The entire area of the village is divided by the ordinance into six classes of use districts, denominated U-1 to U-6, inclusive; three classes of height districts, denominated H-1 to H-3, inclusive; and four classes of area districts, denominated A-1 to A-4, inclusive. The use districts are classified in respect of the buildings which may be erected within their respective limits, as follows: U-1 is restricted to single family dwellings, public parks, water towers and reservoirs, suburban and interurban electric railway passenger stations and rights of way, and farming, non-commercial greenhouse nurseries and truck gardening; U-2 is extended to include two-family dwellings; U-3 is further extended to include apartment houses, hotels, churches, schools, public libraries, museums, private clubs, community center buildings, hospitals, sanitariums, public playgrounds and recreation buildings, and a city hall and courthouse; U-4 is further extended to include banks, offices, studios, telephone exchanges, fire and police stations, restaurants, theatres and moving picture shows, retail stores and shops, sales offices, sample rooms, wholesale stores for hardware, drugs and groceries, stations for gasoline and oil (not exceeding 1,000 gallons storage) and for ice delivery, skating rinks and dance halls, electric substations, job and newspaper printing, public garages for motor vehicles, stables and wagon sheds (not exceeding five horses, wagons or motor trucks) and distributing stations for central store and commercial enterprises; U-5 is further extended to include billboards and advertising signs (if permitted), warehouses, ice and ice cream manufacturing and cold storage plants, bottling works, milk bottling and central distribution stations, laundries, carpet cleaning, dry cleaning and dyeing establishments, blacksmith, horseshoeing, wagon and motor vehicle repair shops, freight stations, street car barns, stables and wagon sheds (for more than five horses, wagons or motor trucks), and wholesale produce markets and salesrooms; U-6 is further extended to include plants for sewage disposal and for producing gas, garbage and refuse incineration, scrap iron, junk, scrap paper and rag storage, aviation fields, cemeteries, crematories, penal and correctional institutions, insane and feeble minded institutions, storage of oil and gasoline (not to exceed 25,000 gallons), and manufacturing and industrial operations of any kind other than, and any public utility not included in, a class U-1, U-2, U-3, U-4 or U-5 use. There is a seventh class of uses which is prohibited altogether.
Class U-1 is the only district in which buildings are restricted to those enumerated. In the other classes the uses are cumulative; that is to say, uses in class U-2 include those enumerated in the preceding class, U-1; class U-3 includes uses enumerated in the preceding classes, U-2 and U-1; and so on. In addition to the enumerated uses, the ordinance provides for accessory uses, that is, for uses customarily incident to the principal use, such as private garages. Many regulations are provided in respect of such accessory uses.
The height districts are classified as follows: In class H-1, buildings are limited to a height of two and one-half stories or thirty-five feet; in class H-2, to four stories or fifty feet; in class H-3, to eighty feet. To all of these, certain exceptions are made, as in the case of church spires, water tanks, etc.
The classification of area districts is: In A-1 districts, dwellings or apartment houses to accommodate more than one family must have at least 5,000 square feet for interior lots and at least 4,000 square feet for corner lots; in A-2 districts, the area must be at least 2,500 square feet for interior lots, and 2,000 square feet for corner lots; in A-3 districts, the limits are 1,250 and 1,000 square feet, respectively; in A-4 districts, the limits are 900 and 700 square feet, respectively. The ordinance contains, in great variety and detail, provisions in respect of width of lots, front, side and rear yards, and other matters, including restrictions and regulations as to the use of bill boards, sign boards and advertising signs.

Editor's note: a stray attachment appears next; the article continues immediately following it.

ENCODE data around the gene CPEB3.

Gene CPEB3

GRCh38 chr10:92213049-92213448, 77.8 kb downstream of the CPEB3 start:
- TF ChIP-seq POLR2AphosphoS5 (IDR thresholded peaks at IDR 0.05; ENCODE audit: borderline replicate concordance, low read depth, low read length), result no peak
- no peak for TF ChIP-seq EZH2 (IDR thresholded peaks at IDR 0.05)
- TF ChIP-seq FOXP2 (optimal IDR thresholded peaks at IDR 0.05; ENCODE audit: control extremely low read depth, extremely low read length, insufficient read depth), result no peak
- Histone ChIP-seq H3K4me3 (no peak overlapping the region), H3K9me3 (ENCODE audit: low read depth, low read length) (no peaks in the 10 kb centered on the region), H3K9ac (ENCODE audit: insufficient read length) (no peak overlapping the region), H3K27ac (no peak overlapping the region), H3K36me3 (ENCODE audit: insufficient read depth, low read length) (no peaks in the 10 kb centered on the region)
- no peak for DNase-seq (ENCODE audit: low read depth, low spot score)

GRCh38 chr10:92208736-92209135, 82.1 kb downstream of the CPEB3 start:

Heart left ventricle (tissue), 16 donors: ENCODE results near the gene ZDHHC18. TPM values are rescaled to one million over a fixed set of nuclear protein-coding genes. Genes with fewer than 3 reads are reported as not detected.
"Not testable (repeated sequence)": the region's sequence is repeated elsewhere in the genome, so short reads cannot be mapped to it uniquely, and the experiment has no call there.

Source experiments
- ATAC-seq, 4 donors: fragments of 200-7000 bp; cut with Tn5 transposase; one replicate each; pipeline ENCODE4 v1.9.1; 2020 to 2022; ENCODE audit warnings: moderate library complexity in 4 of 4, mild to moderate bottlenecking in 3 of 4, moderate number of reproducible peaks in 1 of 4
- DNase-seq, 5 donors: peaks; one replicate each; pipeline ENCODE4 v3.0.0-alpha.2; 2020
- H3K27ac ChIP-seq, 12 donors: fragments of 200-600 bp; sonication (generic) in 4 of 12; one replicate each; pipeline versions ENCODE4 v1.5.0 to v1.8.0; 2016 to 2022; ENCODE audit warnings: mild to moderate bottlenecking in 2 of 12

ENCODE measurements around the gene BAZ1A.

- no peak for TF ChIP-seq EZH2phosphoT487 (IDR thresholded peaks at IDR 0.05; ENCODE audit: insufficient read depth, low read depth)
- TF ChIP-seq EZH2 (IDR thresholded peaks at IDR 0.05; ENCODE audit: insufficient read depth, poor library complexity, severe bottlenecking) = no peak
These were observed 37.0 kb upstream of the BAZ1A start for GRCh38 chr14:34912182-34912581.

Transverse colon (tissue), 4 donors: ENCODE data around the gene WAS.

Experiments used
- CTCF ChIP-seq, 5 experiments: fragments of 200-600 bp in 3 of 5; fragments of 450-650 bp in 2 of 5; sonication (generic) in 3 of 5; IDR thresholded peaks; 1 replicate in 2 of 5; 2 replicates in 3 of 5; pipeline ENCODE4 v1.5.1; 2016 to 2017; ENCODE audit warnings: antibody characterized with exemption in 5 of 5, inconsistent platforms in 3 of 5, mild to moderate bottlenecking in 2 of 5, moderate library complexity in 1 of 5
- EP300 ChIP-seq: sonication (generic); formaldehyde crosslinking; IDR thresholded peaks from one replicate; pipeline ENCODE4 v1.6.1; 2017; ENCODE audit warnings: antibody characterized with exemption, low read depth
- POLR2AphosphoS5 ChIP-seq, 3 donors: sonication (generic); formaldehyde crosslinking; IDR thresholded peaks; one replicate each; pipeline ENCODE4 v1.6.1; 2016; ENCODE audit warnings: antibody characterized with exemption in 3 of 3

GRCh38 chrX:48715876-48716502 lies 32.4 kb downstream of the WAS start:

A single family dwelling consists of a basement and not less than three rooms and a bathroom. A two-family dwelling consists of a basement and not less than four living rooms and a bathroom for each family; and is further described as a detached dwelling for the occupation of two families, one having its principal living rooms on the first floor and the other on the second floor.
Appellee's tract of land comes under U-2, U-3 and U-6. The first strip of 620 feet immediately north of Euclid Avenue falls in class U-2, the next 130 feet to the north, in U-3, and the remainder in U-6. The uses of the first 620 feet therefore, do not include apartment houses, hotels, churches, schools, or other public and semi-public buildings, or other uses enumerated in respect of U-3 to U-6, inclusive. The uses of the next 130 feet include all of these, but exclude industries, theatres, banks, shops, and the various other uses set forth in respect of U-4 to U-6, inclusive.
The court below seemed to think that the frontage of this property on Euclid Avenue to a depth of 150 feet came under U-1 district and was available only for single family dwellings. An examination of the ordinance and subsequent amendments, and a comparison of their terms with the maps, shows very clearly, however, that this view was incorrect. Appellee's brief correctly interpreted the ordinance: "The northerly 500 feet thereof immediately adjacent to the right of way of the New York, Chicago St. Louis Railroad Company under the original ordinance was classed as U-6 territory and the rest thereof as U-2 territory. By amendments to the ordinance a strip 630  feet wide north of Euclid Avenue is classed as U-2 territory, a strip 130 feet wide next north as U-3 territory and the rest of the parcel to the Nickel Plate right of way as U-6 territory."